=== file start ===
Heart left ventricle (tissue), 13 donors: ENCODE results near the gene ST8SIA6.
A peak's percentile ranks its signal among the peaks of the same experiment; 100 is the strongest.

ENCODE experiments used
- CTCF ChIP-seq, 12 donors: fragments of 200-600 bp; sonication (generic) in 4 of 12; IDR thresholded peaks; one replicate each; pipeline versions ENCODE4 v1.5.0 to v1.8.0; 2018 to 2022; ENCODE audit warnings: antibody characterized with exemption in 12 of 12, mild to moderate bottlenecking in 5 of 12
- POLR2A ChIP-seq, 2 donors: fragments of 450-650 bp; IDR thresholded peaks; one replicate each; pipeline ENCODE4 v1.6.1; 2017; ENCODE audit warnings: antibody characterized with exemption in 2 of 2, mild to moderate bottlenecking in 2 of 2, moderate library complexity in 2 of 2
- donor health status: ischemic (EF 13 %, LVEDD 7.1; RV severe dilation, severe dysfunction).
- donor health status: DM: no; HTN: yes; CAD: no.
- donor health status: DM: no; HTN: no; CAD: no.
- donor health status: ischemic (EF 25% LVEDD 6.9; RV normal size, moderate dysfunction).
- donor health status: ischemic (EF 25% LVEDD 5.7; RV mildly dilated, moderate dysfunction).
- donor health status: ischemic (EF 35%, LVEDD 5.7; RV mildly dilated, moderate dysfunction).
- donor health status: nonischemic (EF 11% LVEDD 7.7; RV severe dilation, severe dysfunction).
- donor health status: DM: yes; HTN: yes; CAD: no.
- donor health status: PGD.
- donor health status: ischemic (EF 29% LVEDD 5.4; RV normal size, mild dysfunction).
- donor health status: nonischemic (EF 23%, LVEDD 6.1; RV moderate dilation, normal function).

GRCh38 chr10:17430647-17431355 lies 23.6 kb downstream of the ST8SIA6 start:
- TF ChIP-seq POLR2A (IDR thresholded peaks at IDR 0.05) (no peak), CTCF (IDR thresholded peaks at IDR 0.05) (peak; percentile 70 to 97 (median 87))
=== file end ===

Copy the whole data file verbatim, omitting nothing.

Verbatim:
Heart left ventricle (tissue), 13 donors: ENCODE results near the gene ST8SIA6.
A peak's percentile ranks its signal among the peaks of the same experiment; 100 is the strongest.

ENCODE experiments used
- CTCF ChIP-seq, 12 donors: fragments of 200-600 bp; sonication (generic) in 4 of 12; IDR thresholded peaks; one replicate each; pipeline versions ENCODE4 v1.5.0 to v1.8.0; 2018 to 2022; ENCODE audit warnings: antibody characterized with exemption in 12 of 12, mild to moderate bottlenecking in 5 of 12
- POLR2A ChIP-seq, 2 donors: fragments of 450-650 bp; IDR thresholded peaks; one replicate each; pipeline ENCODE4 v1.6.1; 2017; ENCODE audit warnings: antibody characterized with exemption in 2 of 2, mild to moderate bottlenecking in 2 of 2, moderate library complexity in 2 of 2
- donor health status: ischemic (EF 13 %, LVEDD 7.1; RV severe dilation, severe dysfunction).
- donor health status: DM: no; HTN: yes; CAD: no.
- donor health status: DM: no; HTN: no; CAD: no.
- donor health status: ischemic (EF 25% LVEDD 6.9; RV normal size, moderate dysfunction).
- donor health status: ischemic (EF 25% LVEDD 5.7; RV mildly dilated, moderate dysfunction).
- donor health status: ischemic (EF 35%, LVEDD 5.7; RV mildly dilated, moderate dysfunction).
- donor health status: nonischemic (EF 11% LVEDD 7.7; RV severe dilation, severe dysfunction).
- donor health status: DM: yes; HTN: yes; CAD: no.
- donor health status: PGD.
- donor health status: ischemic (EF 29% LVEDD 5.4; RV normal size, mild dysfunction).
- donor health status: nonischemic (EF 23%, LVEDD 6.1; RV moderate dilation, normal function).

GRCh38 chr10:17430647-17431355 lies 23.6 kb downstream of the ST8SIA6 start:
- TF ChIP-seq POLR2A (IDR thresholded peaks at IDR 0.05) (no peak), CTCF (IDR thresholded peaks at IDR 0.05) (peak; percentile 70 to 97 (median 87))